“J.J. Hensley’s Record Scratch is a tersely written and tightly plotted gem, featuring one of the most unique protagonists around, Trevor Galloway, a man who has a way of getting himself into and out of trouble at an alarming rate. The book is action-packed with a dash of mordant wit, and I can’t wait to read more in this intense, engaging series.” —David Bell, USA Today bestselling author of Somebody’s Daughter
“J.J. Hensley’s tale of a stoic PI investigating the murder of a has-been rock star is equal parts classic whodunnit and gritty noir, peppered with high-octane action scenes that will leave you breathless. Record Scratch is like a throat punch: powerful, shocking, and unapologetic, but the surprising poignant ending will stay with you a long after you’ve finished the book. This is a thriller that crackles from the first page to the last.” —Jennifer Hillier, author of Jar of Hearts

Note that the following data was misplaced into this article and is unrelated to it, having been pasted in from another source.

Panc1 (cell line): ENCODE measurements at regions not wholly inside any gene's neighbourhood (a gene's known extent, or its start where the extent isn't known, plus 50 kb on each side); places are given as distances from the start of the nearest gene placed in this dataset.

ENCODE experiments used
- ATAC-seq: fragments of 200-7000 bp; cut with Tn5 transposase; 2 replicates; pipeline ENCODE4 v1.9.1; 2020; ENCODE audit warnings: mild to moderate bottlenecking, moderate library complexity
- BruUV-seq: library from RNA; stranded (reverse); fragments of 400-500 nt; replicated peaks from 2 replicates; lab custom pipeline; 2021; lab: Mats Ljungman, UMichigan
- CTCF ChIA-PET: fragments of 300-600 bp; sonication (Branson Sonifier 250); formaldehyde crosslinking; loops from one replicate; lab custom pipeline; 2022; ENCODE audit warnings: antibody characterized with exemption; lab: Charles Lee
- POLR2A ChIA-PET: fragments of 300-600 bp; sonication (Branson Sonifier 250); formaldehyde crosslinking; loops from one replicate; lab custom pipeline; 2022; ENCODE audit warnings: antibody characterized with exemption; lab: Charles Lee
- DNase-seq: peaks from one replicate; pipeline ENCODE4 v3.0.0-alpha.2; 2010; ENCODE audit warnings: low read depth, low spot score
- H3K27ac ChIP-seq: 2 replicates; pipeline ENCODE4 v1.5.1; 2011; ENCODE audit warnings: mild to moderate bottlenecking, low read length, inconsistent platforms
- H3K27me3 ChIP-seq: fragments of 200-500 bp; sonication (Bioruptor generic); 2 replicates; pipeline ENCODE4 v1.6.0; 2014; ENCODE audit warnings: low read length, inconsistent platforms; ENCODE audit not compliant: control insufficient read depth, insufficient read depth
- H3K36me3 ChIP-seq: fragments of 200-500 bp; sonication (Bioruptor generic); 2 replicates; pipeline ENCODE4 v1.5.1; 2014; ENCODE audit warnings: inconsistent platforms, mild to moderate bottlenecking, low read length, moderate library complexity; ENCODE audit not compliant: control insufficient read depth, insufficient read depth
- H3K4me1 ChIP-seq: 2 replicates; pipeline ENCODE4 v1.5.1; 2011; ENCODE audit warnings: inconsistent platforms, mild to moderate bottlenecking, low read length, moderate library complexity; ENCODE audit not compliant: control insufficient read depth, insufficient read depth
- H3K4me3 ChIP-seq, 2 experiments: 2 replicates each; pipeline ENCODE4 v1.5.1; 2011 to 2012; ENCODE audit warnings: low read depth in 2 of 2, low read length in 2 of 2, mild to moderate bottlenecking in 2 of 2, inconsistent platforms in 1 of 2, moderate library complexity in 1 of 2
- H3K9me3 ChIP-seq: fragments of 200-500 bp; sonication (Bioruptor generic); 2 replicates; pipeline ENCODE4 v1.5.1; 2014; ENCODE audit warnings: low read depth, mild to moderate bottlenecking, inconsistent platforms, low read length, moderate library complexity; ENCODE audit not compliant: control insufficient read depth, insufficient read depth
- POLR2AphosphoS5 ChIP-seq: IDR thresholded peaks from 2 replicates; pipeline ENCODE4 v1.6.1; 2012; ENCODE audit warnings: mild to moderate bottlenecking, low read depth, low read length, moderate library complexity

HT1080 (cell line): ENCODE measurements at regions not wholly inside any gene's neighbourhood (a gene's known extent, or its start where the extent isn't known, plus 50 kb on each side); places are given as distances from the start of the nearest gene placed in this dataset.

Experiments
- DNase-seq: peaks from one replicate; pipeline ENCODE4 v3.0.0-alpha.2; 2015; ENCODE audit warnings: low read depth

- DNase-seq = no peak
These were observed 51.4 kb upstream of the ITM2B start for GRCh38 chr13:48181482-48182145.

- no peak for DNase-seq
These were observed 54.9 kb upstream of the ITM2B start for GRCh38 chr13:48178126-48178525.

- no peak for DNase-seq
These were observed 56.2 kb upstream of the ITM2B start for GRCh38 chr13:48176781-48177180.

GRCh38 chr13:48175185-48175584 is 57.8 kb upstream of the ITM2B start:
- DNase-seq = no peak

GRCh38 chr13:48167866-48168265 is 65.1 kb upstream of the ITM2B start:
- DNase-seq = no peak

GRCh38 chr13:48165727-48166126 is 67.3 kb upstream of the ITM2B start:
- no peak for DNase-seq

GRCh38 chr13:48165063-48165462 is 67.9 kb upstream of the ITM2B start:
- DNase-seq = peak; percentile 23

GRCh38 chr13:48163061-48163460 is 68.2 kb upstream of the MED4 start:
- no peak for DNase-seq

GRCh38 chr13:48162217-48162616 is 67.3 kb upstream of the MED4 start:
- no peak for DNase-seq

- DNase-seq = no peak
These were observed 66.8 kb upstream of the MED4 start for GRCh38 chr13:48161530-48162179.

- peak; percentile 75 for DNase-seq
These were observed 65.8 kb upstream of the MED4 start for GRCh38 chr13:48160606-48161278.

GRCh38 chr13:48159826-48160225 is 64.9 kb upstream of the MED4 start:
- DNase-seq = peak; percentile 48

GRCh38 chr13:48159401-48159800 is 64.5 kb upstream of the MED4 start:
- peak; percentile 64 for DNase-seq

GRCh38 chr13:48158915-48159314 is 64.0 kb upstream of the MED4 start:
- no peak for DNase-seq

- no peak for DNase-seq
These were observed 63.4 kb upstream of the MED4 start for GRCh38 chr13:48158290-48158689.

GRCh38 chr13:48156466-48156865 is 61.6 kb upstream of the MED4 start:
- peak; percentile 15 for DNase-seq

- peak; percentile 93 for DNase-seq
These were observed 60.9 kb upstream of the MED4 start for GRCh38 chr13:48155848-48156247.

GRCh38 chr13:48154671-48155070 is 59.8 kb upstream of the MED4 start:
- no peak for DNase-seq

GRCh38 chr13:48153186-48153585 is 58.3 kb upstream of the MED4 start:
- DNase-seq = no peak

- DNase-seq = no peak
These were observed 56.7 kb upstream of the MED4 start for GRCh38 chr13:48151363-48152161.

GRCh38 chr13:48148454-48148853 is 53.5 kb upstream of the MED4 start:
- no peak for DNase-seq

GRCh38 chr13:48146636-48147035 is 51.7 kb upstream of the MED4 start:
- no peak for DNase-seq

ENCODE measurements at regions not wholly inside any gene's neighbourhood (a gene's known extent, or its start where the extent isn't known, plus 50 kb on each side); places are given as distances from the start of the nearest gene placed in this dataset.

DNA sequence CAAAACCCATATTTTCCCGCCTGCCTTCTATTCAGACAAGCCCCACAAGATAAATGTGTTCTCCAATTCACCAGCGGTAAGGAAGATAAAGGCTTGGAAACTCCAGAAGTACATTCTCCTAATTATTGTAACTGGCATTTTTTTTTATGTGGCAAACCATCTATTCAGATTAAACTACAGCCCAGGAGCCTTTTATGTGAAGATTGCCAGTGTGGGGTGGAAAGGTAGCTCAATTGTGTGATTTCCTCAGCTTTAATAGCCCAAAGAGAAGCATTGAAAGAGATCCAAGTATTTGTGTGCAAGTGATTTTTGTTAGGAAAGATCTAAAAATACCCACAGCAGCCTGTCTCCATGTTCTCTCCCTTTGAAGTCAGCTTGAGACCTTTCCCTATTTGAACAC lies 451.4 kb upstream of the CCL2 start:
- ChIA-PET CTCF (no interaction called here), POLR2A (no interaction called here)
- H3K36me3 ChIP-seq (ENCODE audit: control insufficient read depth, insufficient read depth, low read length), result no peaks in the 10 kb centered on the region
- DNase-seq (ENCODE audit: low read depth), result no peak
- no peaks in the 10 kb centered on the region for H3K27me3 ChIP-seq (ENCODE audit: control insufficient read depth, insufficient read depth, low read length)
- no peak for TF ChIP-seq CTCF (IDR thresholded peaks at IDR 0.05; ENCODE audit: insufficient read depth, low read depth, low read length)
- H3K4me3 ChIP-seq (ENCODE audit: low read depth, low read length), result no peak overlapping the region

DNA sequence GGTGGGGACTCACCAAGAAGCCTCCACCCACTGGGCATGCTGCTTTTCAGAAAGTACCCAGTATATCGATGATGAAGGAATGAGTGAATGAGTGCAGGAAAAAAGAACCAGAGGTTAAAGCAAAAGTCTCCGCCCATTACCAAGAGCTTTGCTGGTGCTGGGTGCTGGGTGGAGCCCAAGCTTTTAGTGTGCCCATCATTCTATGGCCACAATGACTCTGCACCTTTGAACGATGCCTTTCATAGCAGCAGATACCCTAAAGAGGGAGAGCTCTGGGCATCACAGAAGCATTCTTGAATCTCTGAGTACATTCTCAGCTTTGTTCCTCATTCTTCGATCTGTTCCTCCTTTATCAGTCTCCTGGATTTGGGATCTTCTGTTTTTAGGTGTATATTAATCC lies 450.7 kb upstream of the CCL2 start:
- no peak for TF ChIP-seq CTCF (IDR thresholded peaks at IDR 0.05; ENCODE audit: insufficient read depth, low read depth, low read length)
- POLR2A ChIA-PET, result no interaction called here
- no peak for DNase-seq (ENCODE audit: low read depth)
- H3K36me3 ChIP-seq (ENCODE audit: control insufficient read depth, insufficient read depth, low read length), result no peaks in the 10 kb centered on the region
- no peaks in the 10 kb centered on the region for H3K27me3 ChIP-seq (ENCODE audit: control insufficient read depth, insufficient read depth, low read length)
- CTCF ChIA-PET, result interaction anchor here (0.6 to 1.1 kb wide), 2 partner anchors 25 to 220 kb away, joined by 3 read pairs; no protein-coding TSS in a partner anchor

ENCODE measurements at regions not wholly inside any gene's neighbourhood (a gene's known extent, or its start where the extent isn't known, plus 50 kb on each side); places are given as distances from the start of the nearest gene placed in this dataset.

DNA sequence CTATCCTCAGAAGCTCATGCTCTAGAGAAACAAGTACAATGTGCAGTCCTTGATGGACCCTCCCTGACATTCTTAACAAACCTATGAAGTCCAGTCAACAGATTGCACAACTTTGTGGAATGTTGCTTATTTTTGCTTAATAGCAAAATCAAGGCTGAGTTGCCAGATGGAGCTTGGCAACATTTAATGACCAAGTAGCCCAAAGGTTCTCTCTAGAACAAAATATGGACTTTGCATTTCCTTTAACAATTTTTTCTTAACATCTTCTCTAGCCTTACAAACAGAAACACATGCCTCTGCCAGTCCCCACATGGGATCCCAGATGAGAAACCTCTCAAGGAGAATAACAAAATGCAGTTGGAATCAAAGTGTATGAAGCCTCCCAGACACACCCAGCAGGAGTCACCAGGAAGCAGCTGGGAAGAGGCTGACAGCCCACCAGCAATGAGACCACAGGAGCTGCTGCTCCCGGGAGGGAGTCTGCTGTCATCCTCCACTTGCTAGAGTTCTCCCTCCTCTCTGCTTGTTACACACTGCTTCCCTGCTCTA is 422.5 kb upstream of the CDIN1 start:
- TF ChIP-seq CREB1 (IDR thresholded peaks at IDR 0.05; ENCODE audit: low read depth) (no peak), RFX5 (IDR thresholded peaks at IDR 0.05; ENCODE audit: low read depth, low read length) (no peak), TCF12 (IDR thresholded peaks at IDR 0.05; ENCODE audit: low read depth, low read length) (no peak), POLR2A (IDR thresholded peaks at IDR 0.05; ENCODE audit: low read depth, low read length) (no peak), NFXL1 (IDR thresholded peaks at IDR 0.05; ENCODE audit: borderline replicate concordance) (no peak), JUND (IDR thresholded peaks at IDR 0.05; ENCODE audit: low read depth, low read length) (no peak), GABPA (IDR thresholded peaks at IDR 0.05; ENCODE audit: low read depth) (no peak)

BOLT ACTION REMEDY
Former Pittsburgh narcotics detective Trevor Galloway has been hired to look into the year-old homicide of a prominent businessman who was gunned down on his estate in Central Pennsylvania. When Galloway arrives, he determines the murder could have only been committed by someone extremely skilled in two areas: Skiing and shooting. He believes the assailant should not be too difficult to identify given the great amount of skill and athleticism needed to pull off the attack. When he discovers the victim’s property is next door to a biathlon training camp, the situation becomes significantly more complicated.